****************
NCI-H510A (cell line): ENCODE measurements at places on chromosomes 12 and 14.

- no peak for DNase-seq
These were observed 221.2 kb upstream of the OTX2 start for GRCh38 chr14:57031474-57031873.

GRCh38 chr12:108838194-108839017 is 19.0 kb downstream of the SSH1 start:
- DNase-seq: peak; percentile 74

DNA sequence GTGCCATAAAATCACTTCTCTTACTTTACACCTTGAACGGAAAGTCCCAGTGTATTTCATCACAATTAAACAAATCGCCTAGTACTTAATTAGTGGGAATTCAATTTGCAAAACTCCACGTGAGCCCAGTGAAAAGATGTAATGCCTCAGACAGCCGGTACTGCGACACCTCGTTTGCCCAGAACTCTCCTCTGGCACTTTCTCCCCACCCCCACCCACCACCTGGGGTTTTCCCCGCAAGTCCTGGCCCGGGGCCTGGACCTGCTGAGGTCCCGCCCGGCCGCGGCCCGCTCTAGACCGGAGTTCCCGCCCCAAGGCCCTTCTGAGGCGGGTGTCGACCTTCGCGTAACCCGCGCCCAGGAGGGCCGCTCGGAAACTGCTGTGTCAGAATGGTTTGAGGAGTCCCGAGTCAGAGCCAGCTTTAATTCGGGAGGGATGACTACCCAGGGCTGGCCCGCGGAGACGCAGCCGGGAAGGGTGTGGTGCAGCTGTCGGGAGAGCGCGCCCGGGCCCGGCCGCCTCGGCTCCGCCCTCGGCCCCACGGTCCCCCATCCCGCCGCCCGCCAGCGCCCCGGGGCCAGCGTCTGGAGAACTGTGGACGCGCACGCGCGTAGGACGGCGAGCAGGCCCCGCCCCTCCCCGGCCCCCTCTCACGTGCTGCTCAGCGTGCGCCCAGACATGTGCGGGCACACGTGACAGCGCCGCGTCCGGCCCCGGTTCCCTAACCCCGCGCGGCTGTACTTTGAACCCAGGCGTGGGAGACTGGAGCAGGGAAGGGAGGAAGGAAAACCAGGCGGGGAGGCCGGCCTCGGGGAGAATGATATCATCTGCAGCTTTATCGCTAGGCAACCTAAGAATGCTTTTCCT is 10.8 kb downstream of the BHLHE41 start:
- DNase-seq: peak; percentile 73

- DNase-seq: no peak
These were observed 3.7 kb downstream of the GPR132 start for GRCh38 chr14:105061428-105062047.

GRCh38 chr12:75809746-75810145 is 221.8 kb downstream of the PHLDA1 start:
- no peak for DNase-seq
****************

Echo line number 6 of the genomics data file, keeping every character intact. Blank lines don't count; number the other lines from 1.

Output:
DNA sequence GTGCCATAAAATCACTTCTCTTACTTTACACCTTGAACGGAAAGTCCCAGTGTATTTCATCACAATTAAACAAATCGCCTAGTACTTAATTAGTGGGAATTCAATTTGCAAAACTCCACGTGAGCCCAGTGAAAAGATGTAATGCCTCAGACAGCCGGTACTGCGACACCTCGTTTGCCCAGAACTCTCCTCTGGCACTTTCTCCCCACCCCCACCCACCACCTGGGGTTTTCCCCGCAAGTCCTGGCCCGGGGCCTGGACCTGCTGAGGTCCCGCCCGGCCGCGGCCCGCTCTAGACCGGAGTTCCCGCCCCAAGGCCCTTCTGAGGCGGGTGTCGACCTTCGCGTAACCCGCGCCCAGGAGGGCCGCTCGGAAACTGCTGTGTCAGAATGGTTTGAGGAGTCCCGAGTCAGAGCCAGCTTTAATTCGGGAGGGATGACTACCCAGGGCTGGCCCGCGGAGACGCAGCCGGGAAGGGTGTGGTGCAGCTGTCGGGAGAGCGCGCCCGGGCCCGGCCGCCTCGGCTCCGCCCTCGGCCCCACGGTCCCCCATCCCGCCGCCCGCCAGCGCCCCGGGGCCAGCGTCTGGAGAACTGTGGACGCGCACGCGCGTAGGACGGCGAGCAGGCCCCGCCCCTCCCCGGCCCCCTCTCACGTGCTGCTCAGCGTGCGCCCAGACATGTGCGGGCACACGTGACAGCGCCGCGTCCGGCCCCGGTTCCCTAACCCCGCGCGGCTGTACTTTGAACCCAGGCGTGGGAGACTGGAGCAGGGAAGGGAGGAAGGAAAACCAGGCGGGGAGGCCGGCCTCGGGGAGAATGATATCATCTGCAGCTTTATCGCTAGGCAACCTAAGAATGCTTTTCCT is 10.8 kb downstream of the BHLHE41 start: